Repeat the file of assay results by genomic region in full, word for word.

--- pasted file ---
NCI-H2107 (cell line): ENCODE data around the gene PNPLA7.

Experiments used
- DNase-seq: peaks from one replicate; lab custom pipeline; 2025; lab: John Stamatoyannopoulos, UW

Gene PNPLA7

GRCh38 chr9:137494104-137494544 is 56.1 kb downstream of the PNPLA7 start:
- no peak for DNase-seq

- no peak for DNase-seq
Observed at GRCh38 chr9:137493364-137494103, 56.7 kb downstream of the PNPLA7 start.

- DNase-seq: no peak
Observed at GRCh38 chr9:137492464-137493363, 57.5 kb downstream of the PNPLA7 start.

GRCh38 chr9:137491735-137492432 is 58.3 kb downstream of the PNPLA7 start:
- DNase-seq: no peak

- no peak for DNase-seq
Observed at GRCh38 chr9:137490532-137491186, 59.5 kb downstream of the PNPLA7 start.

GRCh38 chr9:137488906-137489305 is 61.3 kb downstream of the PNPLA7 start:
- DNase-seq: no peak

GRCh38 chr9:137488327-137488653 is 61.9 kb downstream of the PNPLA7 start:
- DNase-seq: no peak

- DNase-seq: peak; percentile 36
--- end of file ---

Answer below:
NCI-H2107 (cell line): ENCODE data around the gene PNPLA7.

Experiments used
- DNase-seq: peaks from one replicate; lab custom pipeline; 2025; lab: John Stamatoyannopoulos, UW

Gene PNPLA7

GRCh38 chr9:137494104-137494544 is 56.1 kb downstream of the PNPLA7 start:
- no peak for DNase-seq

- no peak for DNase-seq
Observed at GRCh38 chr9:137493364-137494103, 56.7 kb downstream of the PNPLA7 start.

- DNase-seq: no peak
Observed at GRCh38 chr9:137492464-137493363, 57.5 kb downstream of the PNPLA7 start.

GRCh38 chr9:137491735-137492432 is 58.3 kb downstream of the PNPLA7 start:
- DNase-seq: no peak

- no peak for DNase-seq
Observed at GRCh38 chr9:137490532-137491186, 59.5 kb downstream of the PNPLA7 start.

GRCh38 chr9:137488906-137489305 is 61.3 kb downstream of the PNPLA7 start:
- DNase-seq: no peak

GRCh38 chr9:137488327-137488653 is 61.9 kb downstream of the PNPLA7 start:
- DNase-seq: no peak

- DNase-seq: peak; percentile 36